Music for the Mythical Brazil

The World Cup lets us non-Brazilians (and some Brazilians) bask for a moment again in the mythical Brazil -- land of dazzling futbol, beautiful beaches, sultry supermodels and supernatural jungles, all moving to a samba beat.

The truth, of course, lies just under the stereotype -- there is some tough living in Brazil and young Brazilians probably listen more to hip-hop and rock than samba, But before FIFA leaves the place, let's not let reality get in the way of our Brazilian dreams. Cue Gisele, Adriana and Alessandra...and Neymar, Hulk and Fred.

Part of the mythos of Brazil, bossa nova is the son of samba that went off to university -- it's a more sophisticated, subtle style as it was first created in the late 1950s. Today it probably has more devotees outside of Brazil than inside, and has spawned its own sub-genre: chilled-out electro-bossa. More upbeat than many electro-bossa performers, the group Bossacucanova recently released its consistently fun fourth album, Our Kind of Bossa (Six Degrees).

This time out, the group has Brazilian samba and pop stars singing on each cut -- with great results. The formula, which works beautifully, is to juxtapose earthy, sensual singers with the skittering electronics that literally swing between the bossa and samba ends of the spectrum.

In the hands of the Bossacucanova-istas, the beats always swing hard, accompanied by ever-changing splashes of sound -- DJ scratching, jaunty brass, electric guitars. The group's bass player, Marcio Menesal, is actually a bit of bossa royalty himself: his father, Roberto, was among the bossa vanguard and he helps his son close the album with "To Voltando."

Maria Rita (daughter of the revered singer Elis Regina) floats over the beats on the lively "Deixa A Menina." On "A Pedida E Samba," singer Elza Soares shows why folks call her Louis Armstrong's long-lost daughter: her brassy, jazzy voice here is well-matched with some hip electronics. On "E Preciso Perdoar," the late Emilio Santiago brings his ultra-smooth crooning to one of the few slower tunes on the album. Veteran sambista Martinho da Vila sings his own "Segure Tudo," infusing the funked up version with his sly spirit.

Hard-core bossaheads may think the fun-loving Bossacucanova is committing blasphemy to the delicate music of Joao Gilberto and Antonio Carlos Jobim, and it is true that it is somewhat of a distant if loving relative. That said, the group has mastered its distinctive corner of the intersection of Brazilian and electronic genres, creating a collection of irresistible, easy-going tunes.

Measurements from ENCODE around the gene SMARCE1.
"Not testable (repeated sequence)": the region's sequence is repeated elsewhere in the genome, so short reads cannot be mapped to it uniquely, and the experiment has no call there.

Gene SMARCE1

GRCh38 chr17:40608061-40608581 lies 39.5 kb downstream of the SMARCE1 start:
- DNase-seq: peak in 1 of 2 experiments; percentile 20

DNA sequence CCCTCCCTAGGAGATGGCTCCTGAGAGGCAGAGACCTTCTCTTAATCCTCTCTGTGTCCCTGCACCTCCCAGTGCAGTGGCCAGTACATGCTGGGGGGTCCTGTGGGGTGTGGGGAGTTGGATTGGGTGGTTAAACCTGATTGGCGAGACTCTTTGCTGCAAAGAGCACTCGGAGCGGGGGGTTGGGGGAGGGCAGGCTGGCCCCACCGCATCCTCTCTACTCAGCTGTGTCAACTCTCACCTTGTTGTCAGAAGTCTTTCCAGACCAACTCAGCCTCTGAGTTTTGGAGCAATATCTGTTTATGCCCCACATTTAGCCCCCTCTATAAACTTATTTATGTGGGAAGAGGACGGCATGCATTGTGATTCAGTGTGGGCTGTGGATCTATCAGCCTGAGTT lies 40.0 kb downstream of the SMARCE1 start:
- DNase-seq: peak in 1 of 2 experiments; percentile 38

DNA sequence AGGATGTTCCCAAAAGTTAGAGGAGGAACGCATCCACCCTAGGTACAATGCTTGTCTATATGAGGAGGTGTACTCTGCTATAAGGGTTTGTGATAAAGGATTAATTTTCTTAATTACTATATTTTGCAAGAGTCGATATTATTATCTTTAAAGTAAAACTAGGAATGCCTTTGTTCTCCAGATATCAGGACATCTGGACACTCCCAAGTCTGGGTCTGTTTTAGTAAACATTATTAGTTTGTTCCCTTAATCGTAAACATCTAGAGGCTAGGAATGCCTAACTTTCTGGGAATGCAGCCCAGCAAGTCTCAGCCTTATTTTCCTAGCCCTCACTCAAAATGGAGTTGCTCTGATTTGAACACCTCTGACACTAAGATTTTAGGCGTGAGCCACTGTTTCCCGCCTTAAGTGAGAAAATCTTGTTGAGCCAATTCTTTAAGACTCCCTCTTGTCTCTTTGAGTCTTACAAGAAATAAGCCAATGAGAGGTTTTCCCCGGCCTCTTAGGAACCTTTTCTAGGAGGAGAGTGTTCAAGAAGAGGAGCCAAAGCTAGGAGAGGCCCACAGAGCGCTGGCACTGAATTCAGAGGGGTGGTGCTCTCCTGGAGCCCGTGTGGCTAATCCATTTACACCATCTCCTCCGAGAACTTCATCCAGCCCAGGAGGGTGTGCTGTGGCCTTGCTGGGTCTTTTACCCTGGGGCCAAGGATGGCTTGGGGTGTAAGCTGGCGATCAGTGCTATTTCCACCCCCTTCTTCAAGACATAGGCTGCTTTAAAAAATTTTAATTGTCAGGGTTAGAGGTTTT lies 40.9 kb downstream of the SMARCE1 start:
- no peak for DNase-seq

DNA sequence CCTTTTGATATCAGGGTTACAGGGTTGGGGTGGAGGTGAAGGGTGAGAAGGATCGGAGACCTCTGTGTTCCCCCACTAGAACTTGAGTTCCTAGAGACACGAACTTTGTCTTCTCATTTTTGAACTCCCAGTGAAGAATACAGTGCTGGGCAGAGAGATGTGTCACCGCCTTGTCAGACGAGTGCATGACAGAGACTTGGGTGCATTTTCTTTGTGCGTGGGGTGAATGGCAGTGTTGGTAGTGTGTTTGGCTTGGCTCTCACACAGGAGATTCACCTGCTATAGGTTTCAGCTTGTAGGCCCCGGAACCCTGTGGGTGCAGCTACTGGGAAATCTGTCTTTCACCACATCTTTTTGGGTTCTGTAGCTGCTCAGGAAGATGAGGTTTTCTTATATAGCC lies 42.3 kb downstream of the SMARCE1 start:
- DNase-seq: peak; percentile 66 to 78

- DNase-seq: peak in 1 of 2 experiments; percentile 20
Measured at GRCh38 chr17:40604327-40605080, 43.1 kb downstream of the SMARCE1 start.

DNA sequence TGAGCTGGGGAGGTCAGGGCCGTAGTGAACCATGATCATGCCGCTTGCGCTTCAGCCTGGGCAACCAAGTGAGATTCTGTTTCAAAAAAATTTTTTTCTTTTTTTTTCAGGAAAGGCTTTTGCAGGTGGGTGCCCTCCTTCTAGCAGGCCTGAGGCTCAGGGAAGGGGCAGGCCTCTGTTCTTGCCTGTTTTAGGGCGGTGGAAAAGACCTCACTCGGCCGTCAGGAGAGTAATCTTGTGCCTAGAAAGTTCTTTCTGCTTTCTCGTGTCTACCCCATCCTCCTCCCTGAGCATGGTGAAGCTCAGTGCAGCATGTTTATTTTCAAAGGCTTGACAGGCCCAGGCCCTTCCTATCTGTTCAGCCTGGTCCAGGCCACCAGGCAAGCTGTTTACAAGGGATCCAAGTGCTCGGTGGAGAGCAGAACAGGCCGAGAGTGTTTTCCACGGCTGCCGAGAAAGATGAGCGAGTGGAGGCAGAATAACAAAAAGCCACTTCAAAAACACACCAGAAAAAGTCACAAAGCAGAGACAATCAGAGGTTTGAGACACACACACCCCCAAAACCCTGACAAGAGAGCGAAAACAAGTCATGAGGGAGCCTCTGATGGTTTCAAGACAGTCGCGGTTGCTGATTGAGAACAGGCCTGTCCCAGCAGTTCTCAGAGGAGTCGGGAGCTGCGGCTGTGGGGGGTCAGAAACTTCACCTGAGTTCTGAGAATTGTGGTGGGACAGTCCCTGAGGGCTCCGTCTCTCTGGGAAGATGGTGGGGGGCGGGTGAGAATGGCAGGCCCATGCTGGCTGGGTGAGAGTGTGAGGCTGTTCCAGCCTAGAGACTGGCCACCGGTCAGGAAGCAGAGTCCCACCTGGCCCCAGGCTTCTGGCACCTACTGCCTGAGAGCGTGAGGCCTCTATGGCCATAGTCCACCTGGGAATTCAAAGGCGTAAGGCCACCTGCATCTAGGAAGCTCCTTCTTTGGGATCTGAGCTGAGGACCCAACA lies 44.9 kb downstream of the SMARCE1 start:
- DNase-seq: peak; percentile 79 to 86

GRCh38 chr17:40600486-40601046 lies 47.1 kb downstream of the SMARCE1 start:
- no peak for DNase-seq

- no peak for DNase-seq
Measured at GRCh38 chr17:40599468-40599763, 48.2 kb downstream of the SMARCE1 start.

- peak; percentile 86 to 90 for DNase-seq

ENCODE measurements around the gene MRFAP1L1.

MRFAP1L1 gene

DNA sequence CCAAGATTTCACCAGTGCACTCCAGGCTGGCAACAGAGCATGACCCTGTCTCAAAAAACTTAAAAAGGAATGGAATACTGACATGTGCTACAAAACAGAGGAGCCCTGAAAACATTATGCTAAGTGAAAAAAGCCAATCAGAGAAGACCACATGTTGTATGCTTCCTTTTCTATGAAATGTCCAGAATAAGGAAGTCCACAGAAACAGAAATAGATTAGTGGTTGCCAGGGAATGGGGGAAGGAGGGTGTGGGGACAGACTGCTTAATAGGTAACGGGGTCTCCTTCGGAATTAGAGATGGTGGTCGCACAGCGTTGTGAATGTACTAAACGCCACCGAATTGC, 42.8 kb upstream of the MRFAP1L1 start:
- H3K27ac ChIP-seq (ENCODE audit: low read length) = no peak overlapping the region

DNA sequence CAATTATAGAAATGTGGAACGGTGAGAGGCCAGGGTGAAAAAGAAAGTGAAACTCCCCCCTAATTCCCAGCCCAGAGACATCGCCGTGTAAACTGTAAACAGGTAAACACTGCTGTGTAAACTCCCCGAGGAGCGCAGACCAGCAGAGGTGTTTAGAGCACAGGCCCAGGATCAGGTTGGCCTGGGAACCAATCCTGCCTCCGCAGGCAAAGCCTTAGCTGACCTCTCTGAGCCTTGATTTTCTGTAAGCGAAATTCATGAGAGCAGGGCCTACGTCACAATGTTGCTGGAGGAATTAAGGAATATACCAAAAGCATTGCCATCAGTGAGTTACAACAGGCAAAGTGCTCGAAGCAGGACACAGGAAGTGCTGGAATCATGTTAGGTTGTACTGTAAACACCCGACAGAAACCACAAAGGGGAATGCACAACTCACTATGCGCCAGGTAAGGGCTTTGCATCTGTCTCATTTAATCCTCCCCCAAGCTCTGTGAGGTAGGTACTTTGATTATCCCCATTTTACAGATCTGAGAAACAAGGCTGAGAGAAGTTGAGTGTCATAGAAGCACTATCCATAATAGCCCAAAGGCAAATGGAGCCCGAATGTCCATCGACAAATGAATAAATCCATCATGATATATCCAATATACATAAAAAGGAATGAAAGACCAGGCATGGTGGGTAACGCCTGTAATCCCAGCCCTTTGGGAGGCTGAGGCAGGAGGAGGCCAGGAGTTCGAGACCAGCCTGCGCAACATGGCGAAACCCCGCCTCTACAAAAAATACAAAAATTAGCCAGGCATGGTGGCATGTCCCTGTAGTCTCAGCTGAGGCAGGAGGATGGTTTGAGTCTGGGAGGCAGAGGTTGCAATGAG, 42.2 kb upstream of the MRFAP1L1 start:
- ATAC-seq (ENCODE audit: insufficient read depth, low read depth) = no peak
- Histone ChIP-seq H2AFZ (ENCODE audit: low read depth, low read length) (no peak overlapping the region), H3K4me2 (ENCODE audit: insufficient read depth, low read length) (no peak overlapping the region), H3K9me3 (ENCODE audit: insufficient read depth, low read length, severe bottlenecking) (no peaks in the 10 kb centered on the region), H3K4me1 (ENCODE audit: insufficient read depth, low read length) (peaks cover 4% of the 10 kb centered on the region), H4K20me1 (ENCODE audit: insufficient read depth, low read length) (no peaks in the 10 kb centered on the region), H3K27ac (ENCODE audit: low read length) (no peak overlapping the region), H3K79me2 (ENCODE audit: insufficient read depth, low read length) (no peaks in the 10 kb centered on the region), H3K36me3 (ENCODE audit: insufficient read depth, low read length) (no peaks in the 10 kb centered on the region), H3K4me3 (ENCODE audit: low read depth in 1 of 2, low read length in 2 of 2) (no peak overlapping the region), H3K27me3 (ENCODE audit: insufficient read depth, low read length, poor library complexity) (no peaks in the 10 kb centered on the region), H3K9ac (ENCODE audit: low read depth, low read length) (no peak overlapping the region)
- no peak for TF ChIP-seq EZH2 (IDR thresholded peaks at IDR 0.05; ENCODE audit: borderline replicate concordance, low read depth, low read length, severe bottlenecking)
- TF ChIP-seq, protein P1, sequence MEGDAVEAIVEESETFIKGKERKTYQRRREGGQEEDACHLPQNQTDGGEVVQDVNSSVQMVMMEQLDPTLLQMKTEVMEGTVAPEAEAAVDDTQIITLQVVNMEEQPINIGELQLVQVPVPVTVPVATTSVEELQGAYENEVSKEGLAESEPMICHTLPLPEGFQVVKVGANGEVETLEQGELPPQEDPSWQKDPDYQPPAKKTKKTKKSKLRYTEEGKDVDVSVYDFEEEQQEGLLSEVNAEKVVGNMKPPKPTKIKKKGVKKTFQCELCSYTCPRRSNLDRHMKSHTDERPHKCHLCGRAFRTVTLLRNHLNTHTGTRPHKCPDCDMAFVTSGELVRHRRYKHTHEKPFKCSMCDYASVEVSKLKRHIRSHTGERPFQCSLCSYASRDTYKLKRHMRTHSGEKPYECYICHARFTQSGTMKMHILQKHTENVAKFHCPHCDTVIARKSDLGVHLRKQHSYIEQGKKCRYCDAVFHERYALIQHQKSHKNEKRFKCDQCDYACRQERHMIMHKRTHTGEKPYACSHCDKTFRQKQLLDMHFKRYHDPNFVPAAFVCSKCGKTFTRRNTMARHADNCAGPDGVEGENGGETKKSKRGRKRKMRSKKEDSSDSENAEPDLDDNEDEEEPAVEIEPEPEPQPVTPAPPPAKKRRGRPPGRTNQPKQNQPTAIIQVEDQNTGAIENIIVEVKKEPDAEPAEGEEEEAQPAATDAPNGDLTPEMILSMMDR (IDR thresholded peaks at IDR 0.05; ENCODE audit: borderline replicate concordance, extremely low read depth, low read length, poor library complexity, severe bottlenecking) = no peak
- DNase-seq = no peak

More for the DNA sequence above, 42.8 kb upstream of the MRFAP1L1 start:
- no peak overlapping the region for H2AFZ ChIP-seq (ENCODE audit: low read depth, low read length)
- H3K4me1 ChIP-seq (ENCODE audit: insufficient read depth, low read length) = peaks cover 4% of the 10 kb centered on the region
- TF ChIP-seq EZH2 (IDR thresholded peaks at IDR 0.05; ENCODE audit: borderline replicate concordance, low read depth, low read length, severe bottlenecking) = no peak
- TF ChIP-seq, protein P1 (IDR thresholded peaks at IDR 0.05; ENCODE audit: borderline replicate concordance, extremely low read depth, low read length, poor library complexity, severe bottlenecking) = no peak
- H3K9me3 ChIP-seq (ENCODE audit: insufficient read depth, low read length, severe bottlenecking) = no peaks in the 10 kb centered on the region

For another twist on the bossa formula, there's jazz singer Stacey Kent's The Changing Lights (Warner), which has its elegant, old-style bossa swing along with playful English-language lyrics.

The New Jersey-born Kent chooses seven bossa chestnuts, but goes for the English versions for most. In addition, she sings several new songs in the bossa style written by her husband and musical partner, Jim Tomlinson, including two with lyrics by the Japanese-born British writer Kazuo Ishiguro.

One of these originals, "The Summer We Crossed Europe in the Rain," echoes the wistful tone of saudade, the nostalgia-like mix of sadness and happiness that embues so much of Brazilian music. The nice thing about her singing in English -- whether intentional or not -- is it helps Americans hear the emotional complexity that accompanies the harmonies of the best of bossa.

As befitting the quiet genre, Kent's voice is all spun sugar, lithely gliding along the playful melodies. With the gentle insistence of her band behind her, Kent effortlessly recreates the intelligence and life-loving spirit of the original bossa innovators.

The optimism of the era that spawned bossa nova still evokes a sunniness that warms but never burns. Even more than the gritty reality of the World Cup pitch, the field where Brazilian music plays is the jogo bonito that consistently delivers the dream.

Bossacucanova tearing it up on "Balanca" in someone's apartment?

Stacey Kent having some fun with Antonio Carlos Jobim's "One Note Samba"